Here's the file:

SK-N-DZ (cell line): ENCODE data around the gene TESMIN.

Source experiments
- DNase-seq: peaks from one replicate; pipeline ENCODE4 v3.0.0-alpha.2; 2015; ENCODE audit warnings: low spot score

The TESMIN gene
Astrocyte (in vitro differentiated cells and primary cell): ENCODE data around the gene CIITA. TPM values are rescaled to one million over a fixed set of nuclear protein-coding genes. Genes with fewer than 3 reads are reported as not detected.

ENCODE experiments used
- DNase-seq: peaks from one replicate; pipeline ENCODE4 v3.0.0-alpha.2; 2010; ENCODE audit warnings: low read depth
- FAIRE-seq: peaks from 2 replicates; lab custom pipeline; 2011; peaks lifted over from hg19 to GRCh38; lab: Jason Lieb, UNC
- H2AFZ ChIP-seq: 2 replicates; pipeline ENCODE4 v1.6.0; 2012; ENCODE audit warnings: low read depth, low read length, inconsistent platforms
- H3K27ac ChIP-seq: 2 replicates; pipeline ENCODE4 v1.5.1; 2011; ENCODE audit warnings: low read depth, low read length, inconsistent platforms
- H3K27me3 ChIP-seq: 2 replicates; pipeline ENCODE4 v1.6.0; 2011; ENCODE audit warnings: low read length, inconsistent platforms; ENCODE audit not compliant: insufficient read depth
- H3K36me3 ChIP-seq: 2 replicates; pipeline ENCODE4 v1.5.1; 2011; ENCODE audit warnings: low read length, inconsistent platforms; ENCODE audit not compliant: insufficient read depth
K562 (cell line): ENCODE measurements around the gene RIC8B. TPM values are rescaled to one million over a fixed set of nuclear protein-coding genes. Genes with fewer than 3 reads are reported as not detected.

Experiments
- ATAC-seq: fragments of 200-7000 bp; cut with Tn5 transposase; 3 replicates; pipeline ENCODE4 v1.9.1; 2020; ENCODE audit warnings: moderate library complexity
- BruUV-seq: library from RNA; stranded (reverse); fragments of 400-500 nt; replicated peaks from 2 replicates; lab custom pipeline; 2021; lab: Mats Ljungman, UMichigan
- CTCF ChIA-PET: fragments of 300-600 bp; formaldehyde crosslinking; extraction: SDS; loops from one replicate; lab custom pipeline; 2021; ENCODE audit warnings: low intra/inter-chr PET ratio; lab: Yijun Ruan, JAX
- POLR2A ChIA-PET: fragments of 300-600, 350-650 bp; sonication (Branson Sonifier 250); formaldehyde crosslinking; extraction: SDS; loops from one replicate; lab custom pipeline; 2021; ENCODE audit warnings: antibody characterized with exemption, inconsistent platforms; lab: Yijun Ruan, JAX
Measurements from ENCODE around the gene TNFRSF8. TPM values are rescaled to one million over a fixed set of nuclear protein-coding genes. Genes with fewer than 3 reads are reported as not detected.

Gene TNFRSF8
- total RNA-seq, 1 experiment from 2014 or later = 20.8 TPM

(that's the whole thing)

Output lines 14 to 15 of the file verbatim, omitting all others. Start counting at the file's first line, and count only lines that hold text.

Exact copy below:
Experiments
- ATAC-seq: fragments of 200-7000 bp; cut with Tn5 transposase; 3 replicates; pipeline ENCODE4 v1.9.1; 2020; ENCODE audit warnings: moderate library complexity